Preconception-A Public Issue
Preconception Care-An Idea That May Have Finally Reached Its Time
A word has recently been coined in the women's health arena and we're hearing it more and more these days. That word is "preconception." Preconception care has become a rather hot topic and one that has been a long time coming into its own. The idea of preconception care carries with it the import of what needs to be done before conception and, as such, it carries a great deal of weight.
There are many considerations a woman must make if she is planning her pregnancy. In truth, pregnancy often happens without planning and many mothers-to-be weren't sure they wanted what they were getting. When it comes to juggling life, careers, finances and relationships, these days preconception thinking is a prudent measure. Preconception planning is more than figuring out when you want to conceive and, for women of reproductive age, it is now recognized as a critical component of health care.
Making The Tools Available To Ensure A Healthy Pregnancy
The idea behind preconception care is to make available the important screening, testing, health initiatives and interventions for women who want to become pregnant before they do so, in order to reduce the risks that may endanger a future pregnancy. This system seeks to identify potential risk factors, whether they are biomedical, behavioral or social, that may influence a future pregnancy and to provide prevention and management strategies. These strategies require action before conception or very early into the pregnancy in order to be effective.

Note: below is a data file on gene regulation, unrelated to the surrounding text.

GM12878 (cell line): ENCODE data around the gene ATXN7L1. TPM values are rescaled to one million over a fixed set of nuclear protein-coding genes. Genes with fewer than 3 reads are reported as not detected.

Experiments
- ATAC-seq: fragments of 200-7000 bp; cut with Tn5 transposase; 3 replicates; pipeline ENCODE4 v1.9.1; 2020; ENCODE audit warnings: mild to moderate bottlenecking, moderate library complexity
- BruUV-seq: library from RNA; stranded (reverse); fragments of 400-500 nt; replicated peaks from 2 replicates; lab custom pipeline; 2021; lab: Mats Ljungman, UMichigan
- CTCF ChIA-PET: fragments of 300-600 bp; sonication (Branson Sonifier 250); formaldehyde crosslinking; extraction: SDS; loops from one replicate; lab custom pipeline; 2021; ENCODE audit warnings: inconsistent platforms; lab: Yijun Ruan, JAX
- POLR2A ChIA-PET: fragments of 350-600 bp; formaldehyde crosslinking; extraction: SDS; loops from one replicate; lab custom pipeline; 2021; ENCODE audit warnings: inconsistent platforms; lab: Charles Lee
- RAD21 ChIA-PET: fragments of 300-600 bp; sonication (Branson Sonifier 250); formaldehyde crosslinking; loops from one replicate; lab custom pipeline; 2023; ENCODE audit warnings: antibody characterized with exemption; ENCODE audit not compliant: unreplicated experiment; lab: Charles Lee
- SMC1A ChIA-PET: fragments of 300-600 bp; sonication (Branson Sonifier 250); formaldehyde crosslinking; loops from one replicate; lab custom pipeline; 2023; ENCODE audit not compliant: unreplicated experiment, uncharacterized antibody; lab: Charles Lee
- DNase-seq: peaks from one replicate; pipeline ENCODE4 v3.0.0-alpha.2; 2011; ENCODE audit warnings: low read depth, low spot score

The Facts Are Staggering...The Future Challenging
On one level, many women are very aware of the need to be on top of their health before they become pregnant. However, it remains a stunning fact that in the United States, despite the major advances in medical care, poor birth outcomes continue to be staggering. Consider some of these statistics: Each year, 12 percent of babies are born premature, 8 percent are born with low birth weight, and 3 percent have major birth defects. 31 percent of women giving birth encounter pregnancy complications. Even though there is abundant information available to the public, 11 percent of women continue to smoke during pregnancy and 10 percent continue to drink alcohol. 31 percent of women who conceive are obese and 3 percent take over-the-counter drugs and medications which could endanger the life of their unborn baby. 69 percent of women do not take folic acid supplements which have been shown to be a crucial factor in the health of the forming baby. Finishing the list is the 4 percent of women who go into a pregnancy with an unmanaged, pre-existing condition such as diabetes, which can be dangerous if it is out of control.
Preconception Care May Change The Future For Many
Prenatal care is too little too late when it comes to intervention in potentially problematic pregnancies. The fetus is susceptible to developing certain difficulties in the first 4 to 10 weeks after conception, a time when most women either don't know they're pregnant or have not seen a medical professional for prenatal care.
Preconception care is important to the future health of the nation, yet it is still a service that is not often offered to the majority of women of child-bearing age. When preconception becomes a national issue, then hopefully more women will have the advantage of taking proper steps before they conceive to ensure the health and safety of themselves and their yet-to-be-conceived babies.